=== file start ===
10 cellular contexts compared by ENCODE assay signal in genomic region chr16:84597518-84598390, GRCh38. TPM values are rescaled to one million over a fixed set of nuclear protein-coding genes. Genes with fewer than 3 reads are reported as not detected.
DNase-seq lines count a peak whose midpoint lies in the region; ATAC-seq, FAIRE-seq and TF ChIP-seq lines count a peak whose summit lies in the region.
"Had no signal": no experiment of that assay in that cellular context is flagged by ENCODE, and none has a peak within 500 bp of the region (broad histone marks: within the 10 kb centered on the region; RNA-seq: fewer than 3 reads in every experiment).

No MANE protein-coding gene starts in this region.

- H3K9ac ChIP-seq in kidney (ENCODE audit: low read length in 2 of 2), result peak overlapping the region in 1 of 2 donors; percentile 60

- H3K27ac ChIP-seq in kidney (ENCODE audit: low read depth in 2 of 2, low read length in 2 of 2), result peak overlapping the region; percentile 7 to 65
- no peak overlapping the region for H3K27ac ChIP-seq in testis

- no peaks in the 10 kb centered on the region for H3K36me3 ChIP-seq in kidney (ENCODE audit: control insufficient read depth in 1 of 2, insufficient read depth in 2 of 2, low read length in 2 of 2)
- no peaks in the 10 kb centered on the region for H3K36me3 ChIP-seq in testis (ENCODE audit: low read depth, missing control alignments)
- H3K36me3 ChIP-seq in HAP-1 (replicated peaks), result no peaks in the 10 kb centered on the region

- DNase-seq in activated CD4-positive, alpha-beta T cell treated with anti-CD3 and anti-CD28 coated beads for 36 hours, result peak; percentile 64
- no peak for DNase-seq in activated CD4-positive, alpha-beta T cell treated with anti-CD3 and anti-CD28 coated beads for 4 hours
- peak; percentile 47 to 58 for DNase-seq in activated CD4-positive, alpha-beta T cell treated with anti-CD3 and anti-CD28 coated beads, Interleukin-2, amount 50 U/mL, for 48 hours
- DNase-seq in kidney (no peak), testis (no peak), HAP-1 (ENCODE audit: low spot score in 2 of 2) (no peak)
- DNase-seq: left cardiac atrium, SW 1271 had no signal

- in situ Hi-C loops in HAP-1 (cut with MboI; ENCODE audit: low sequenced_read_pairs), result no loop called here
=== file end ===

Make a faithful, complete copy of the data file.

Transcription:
10 cellular contexts compared by ENCODE assay signal in genomic region chr16:84597518-84598390, GRCh38. TPM values are rescaled to one million over a fixed set of nuclear protein-coding genes. Genes with fewer than 3 reads are reported as not detected.
DNase-seq lines count a peak whose midpoint lies in the region; ATAC-seq, FAIRE-seq and TF ChIP-seq lines count a peak whose summit lies in the region.
"Had no signal": no experiment of that assay in that cellular context is flagged by ENCODE, and none has a peak within 500 bp of the region (broad histone marks: within the 10 kb centered on the region; RNA-seq: fewer than 3 reads in every experiment).

No MANE protein-coding gene starts in this region.

- H3K9ac ChIP-seq in kidney (ENCODE audit: low read length in 2 of 2), result peak overlapping the region in 1 of 2 donors; percentile 60

- H3K27ac ChIP-seq in kidney (ENCODE audit: low read depth in 2 of 2, low read length in 2 of 2), result peak overlapping the region; percentile 7 to 65
- no peak overlapping the region for H3K27ac ChIP-seq in testis

- no peaks in the 10 kb centered on the region for H3K36me3 ChIP-seq in kidney (ENCODE audit: control insufficient read depth in 1 of 2, insufficient read depth in 2 of 2, low read length in 2 of 2)
- no peaks in the 10 kb centered on the region for H3K36me3 ChIP-seq in testis (ENCODE audit: low read depth, missing control alignments)
- H3K36me3 ChIP-seq in HAP-1 (replicated peaks), result no peaks in the 10 kb centered on the region

- DNase-seq in activated CD4-positive, alpha-beta T cell treated with anti-CD3 and anti-CD28 coated beads for 36 hours, result peak; percentile 64
- no peak for DNase-seq in activated CD4-positive, alpha-beta T cell treated with anti-CD3 and anti-CD28 coated beads for 4 hours
- peak; percentile 47 to 58 for DNase-seq in activated CD4-positive, alpha-beta T cell treated with anti-CD3 and anti-CD28 coated beads, Interleukin-2, amount 50 U/mL, for 48 hours
- DNase-seq in kidney (no peak), testis (no peak), HAP-1 (ENCODE audit: low spot score in 2 of 2) (no peak)
- DNase-seq: left cardiac atrium, SW 1271 had no signal

- in situ Hi-C loops in HAP-1 (cut with MboI; ENCODE audit: low sequenced_read_pairs), result no loop called here